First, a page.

The Maine Legislature’s Judiciary Committee on May 20 issued divided reports on six anti-abortion rights bills, with the majority recommending against passage. The committee, composed of seven Democrats and five Republicans, along with independent Jeffrey Evangelos and Regina Newell of the Passamaquoddy Tribe, split along party lines; Evangelos and Newell sided with Democrats, adding to the opposition.

Two of the bills, LD 748 and 915, would adopt the guidelines of the federal Hyde Amendment, which would eliminate most abortion services available through MaineCare. Supporters argued for consistency of federal and state rules, while opponents said it would create a disparity in abortion services based on ability to pay.

LD 825 and LD 851 would require abortion providers to advise patients about alternatives. Supporters described the goal in terms of informed consent. Opponents saw it as put obstacles in the path of women seeking abortions. LD 851, sponsored by Rep. Abigail Griffin, R-Levant, would require providers to tell patients about a controversial abortion pill reversal therapy.

Another bill sponsored by Rep. Griffin, LD 1229, would require providers to administer an ultrasound, a procedure typically reserved for prenatal care, and make sure the woman receives information on abortion alternatives and parenting at least 48 hours before an abortion.

The final bill, LD 1225, sponsored by Sen. Scott Cyrway, R-Kennebec County, would require aborted fetal remains to be buried or cremated.

“It’s not judging why they’re doing it or whatever,” Cyrway said. “But I think you just want to make sure the baby is taken care of appropriately.”

Similar bills have passed in roughly 10 other Republican-controlled states, according to the Associated Press. Cyrway said he looked to a bill recently signed into law in Tennessee but made some amendments to make it less partisan after hearing testimony on the Maine bill.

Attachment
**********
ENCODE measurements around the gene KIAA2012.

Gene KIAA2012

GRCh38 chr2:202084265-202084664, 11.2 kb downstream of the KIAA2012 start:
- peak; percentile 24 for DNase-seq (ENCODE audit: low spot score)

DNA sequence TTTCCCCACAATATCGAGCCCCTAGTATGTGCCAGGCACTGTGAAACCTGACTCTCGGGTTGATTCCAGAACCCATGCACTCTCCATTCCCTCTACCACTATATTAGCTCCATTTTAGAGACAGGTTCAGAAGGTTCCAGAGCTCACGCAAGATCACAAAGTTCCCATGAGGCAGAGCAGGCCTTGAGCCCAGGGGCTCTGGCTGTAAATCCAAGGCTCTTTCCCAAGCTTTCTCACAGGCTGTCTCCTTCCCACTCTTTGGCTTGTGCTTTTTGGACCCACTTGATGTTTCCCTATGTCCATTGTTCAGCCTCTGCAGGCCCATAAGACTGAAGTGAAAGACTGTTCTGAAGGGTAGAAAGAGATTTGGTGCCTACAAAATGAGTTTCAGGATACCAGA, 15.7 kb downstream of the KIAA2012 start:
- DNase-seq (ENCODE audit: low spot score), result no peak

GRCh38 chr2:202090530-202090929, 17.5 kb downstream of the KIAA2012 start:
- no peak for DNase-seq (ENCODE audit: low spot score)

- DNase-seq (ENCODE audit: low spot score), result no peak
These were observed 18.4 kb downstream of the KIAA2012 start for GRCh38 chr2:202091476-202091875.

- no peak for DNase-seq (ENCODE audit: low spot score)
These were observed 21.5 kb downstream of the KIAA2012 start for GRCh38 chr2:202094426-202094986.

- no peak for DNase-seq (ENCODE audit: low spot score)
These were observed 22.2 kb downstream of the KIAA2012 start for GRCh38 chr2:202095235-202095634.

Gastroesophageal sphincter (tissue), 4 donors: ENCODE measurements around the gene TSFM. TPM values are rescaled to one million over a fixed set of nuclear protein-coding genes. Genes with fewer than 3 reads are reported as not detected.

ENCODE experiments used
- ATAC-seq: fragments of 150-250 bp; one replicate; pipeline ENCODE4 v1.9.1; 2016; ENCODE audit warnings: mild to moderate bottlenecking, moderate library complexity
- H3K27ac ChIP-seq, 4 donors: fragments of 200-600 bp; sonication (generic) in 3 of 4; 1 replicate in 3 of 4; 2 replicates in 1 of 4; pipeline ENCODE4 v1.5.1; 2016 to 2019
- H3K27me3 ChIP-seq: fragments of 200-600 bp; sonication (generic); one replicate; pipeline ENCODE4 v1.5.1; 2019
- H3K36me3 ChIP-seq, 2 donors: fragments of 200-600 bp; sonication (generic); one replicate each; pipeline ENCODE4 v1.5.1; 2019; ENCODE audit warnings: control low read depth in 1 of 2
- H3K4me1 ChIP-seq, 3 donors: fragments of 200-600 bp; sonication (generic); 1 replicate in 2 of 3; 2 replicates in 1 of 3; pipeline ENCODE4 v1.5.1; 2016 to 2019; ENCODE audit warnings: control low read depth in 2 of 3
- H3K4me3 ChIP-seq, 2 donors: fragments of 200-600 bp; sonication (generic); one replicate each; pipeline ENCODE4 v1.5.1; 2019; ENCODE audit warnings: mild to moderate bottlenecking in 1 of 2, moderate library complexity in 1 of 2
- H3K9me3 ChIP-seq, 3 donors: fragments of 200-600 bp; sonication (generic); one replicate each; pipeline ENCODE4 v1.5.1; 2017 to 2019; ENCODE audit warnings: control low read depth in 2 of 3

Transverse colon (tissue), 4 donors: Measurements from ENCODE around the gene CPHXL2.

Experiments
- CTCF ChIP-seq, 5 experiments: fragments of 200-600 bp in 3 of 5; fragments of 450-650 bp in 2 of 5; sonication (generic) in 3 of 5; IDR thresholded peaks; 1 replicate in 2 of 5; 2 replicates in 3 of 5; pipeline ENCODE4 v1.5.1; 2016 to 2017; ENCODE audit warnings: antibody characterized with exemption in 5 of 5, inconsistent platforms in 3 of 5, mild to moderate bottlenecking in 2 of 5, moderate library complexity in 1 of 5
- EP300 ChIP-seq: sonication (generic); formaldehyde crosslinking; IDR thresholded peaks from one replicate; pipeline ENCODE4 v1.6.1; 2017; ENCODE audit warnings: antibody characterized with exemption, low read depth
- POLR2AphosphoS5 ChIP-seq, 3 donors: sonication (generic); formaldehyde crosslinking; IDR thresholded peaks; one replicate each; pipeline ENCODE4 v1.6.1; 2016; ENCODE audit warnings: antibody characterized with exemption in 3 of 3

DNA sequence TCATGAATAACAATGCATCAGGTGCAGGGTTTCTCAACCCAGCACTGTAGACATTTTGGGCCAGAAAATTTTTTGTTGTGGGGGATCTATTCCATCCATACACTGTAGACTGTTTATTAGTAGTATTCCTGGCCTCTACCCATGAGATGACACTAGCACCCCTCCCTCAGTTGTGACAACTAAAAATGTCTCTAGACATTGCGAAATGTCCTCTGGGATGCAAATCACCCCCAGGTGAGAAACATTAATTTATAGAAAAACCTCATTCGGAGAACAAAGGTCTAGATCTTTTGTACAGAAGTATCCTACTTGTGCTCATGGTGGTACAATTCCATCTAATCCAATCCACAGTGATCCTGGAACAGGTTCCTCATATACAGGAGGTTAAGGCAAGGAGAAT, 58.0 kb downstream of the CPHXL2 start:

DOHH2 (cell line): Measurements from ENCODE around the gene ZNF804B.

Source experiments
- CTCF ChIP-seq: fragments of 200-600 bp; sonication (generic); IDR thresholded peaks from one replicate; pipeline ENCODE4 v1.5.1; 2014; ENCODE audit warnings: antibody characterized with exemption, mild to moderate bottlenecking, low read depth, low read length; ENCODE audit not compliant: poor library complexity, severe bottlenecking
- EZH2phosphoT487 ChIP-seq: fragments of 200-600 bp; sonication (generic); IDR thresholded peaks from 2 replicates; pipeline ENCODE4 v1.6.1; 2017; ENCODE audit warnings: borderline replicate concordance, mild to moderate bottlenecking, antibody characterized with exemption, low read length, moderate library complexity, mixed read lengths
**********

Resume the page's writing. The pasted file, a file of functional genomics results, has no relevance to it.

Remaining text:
Rep. Evangelos, of Friendship, who opposed the slate of bills, said he didn’t feel it was any of his business: “It just isn’t. It’s the business of one woman. It’s the law of the land, and I don’t want to know about it. I don’t want to govern on it. You know, she has to do what she thinks is best.”

Rep. Jim Thorne, R-Carmel, made an emotional statement in support of the bill. “Yesterday we passed a bill making it illegal to throw away balloons, but we can’t make it illegal to throw away a baby,” he said, his voice quavering.

LD 1023, “An Act To Define Intentional Balloon Releases as Litter,” passed the House on May 19. Thorne voted against it.

The five bills went before the Judiciary Committee the same week that the U.S. Supreme Court began its review of a Mississippi law that would ban most abortions after 15 weeks of pregnancy, and states across the country are considering a wave of anti-abortion legislation, in what the pro-abortion rights Guttmacher Institute recently called “a shock and awe campaign against abortion rights.”